Watching Television and Seeing Tom Verlaine
Tom Verlaine and his band Television were already inside, behind the stage, in what some might loosely call a dressing room. CBGB was buzzing, the vibe—anxious and electrified. The band’s landmark album, Marquee Moon had yet to be released but the crowd already knew and loved every song.
I pushed my way toward the bar, grabbed a beer and washed down the Jack Daniels I smuggled into the club. It was summer 1976 and CBGB, the Bowery bar that had become the epicenter of the PUNK explosion, was packed. Roberta Bayley was up front at the desk and Godlis was outside on the street. Kate Simon, Allan Tannenbaum, Julia Gorton and Bobby Grossman were still somewhere else. Regardless of their location or time of arrival they all had a camera.
Everyone else was ready and waiting to fall “right into the arms of Venus de Milo.”
Richard Boch: When I look at your photos there’s a strong sense of connection with the person you’re shooting. What drew you to Tom Verlaine besides a love of music and a connection to the scene happening on the Bowery?
Kate Simon: By the time I took this picture of Tom Verlaine, I had already photographed him many times, and he was very comfortable being photographed by me. He was always a good collaborator and you couldn’t take a bad picture of him. He had a beautiful, mysterious expression. He was a delight as a photo subject and he liked to tease me. I remember he once said that whatever photo was used on an album cover was irrelevant—I obviously disagreed.
Richard Boch: You worked the front desk at CBGB and eventually picked up a camera. You had the opportunity to see the band as much as anyone. How did you come to take this beautiful photo?
Roberta Bayley: I first saw Tom Verlaine with Television in early August 1974. Television were like nothing I’d ever seen or heard before—raw and chaotic, dressed in torn clothes with short, spiky hair, sleek and spare and going a hundred miles an hour. Tom played keening, ethereal guitar, looking like a sullen John Boy Walton but with Katherine Hepburn’s cheekbones. Richard Hell jumped and careened around the stage uncontrollably. Richard Lloyd had green hair.
In May of 1976, Tom asked me to take photos of the band, Hell having been replaced with Fred Smith. I shot five rolls, which was a lot for me—I’d only taken three rolls in a session with the Ramones. Tom picked just one photo, which was also my favorite. I didn’t think he’d choose that one because his eyes were closed, but he did. No one other than Tom would have chosen that image. Eventually, the photo was used by the record company for publicity. I got $300, more than double what I got for the Ramones’ first album cover. I was on my way. Thanks, Tom.
Richard Boch: There was a time in the mid to late 1970s when you were hanging at CBGB or some other club every single night. Luckily for us, you always had your camera with you and were able to get some remarkably candid photos. How did a somewhat reluctant star like Tom Verlaine respond to you snapping a photo?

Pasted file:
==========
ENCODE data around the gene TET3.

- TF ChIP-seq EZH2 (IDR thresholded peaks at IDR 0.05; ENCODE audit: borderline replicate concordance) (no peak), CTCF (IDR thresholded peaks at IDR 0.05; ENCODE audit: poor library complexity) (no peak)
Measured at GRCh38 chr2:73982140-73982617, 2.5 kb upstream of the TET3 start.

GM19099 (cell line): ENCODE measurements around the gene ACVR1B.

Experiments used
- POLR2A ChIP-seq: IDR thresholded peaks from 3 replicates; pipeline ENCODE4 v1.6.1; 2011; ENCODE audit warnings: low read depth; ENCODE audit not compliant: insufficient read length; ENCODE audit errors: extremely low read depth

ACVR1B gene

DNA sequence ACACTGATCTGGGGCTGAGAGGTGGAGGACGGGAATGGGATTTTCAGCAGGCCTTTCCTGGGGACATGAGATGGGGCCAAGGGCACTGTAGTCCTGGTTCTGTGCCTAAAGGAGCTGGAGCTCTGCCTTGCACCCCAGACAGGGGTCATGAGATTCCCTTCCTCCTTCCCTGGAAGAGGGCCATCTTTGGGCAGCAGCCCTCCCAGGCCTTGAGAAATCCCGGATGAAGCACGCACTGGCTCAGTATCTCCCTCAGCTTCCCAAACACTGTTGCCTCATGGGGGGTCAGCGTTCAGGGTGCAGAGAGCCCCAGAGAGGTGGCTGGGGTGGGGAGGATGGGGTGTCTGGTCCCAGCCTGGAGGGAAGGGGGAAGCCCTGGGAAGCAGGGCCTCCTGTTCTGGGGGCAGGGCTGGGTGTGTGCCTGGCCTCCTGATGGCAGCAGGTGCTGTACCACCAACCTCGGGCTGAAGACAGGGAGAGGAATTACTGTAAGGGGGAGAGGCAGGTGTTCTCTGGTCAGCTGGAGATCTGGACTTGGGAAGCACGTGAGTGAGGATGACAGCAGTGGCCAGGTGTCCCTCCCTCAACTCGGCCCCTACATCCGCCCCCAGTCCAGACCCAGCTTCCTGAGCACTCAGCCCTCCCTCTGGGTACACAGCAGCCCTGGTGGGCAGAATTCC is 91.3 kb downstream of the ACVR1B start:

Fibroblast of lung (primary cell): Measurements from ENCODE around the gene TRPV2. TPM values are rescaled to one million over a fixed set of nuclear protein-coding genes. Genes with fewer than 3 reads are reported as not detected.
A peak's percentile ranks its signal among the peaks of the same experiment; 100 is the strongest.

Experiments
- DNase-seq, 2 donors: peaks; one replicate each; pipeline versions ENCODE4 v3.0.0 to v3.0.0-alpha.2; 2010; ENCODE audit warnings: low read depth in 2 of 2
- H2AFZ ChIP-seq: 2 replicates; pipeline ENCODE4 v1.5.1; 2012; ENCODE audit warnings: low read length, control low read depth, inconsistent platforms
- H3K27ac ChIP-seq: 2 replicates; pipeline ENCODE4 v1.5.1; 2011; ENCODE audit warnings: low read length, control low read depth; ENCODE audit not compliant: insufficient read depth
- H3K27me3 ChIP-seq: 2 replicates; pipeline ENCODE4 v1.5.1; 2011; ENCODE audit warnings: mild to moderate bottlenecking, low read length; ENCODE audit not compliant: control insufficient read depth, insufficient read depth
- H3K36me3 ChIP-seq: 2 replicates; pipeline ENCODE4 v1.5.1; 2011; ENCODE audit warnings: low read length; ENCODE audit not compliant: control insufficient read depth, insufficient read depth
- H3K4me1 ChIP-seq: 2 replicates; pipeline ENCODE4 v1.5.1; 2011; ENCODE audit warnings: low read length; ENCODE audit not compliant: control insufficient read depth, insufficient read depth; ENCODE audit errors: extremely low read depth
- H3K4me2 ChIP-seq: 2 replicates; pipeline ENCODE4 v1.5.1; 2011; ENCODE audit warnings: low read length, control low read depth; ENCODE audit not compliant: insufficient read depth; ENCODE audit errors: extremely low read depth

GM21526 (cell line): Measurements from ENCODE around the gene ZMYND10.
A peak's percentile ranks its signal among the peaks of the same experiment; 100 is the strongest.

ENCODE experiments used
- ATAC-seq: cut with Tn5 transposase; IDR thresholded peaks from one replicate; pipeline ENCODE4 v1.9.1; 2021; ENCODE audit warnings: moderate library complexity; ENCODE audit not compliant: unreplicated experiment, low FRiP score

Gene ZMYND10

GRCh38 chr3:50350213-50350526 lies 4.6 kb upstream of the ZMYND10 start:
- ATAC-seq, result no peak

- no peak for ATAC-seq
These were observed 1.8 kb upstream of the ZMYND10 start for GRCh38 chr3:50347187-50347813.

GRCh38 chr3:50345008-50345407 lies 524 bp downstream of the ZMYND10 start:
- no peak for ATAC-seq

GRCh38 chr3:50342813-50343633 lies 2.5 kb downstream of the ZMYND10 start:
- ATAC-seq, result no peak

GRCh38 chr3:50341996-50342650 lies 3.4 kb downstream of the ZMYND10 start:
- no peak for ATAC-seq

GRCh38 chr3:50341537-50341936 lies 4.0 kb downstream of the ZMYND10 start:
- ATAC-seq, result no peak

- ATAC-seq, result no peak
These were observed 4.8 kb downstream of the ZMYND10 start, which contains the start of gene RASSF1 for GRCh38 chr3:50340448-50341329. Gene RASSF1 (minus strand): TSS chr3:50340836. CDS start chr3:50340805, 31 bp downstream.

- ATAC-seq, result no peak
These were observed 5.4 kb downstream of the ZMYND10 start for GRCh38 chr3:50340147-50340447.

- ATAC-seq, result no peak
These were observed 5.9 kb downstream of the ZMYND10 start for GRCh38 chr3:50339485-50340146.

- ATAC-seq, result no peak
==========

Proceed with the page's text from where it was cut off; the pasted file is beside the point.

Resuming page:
Bobby Grossman: Early on, even before my first visits to CBGB in 1975, when I was first invited down to NYC by Talking Heads, I would frequent a shop called Cinemabilia. It was there that I recognized everyone from the pages of Rock Scene magazine. I’d eventually run into Tom Verlaine at The Strand and Gotham Book Mart and not long after I saw his band Television, along with Patti Smith, Blondie, Ramones and so many others. I’d often pass Tom on the street corner at Fifth Avenue by the Lone Star Café, or in the neighborhood running east towards Third Avenue. I always felt the vibe to leave him be, receiving a nod of acknowledgment at best. But on a few occasions at CBGB I would stop in my tracks by the bar and smile at him; he’d comply and stare back for a photo opportunity.
Richard Boch: You took so many great photos of some remarkable people including Tom, as you navigated those long-ago nights on the Bowery. Somewhere between the candid shots and the up close and personal you really captured him. What was it about Verlaine, beyond the sound of his guitar, that spoke to you?
Julia Gorton: Perhaps it was the sound of his Delaware accent? Tom grew up a mile from me in a 1960s development called Westgate Farms where many of my friends lived–including Rick Brown–my high school boyfriend. Rick left Wilmington in 1975 to attend NYU and mailed me updates about the gigs he was catching each week in the city; Talking Heads, Patti Smith and, of course—Television. When I arrived the following year to attend art school, my first stop was CBGB. At that time, nobody interesting seemed to come from Delaware. It felt like if Tom could make it, maybe I could too!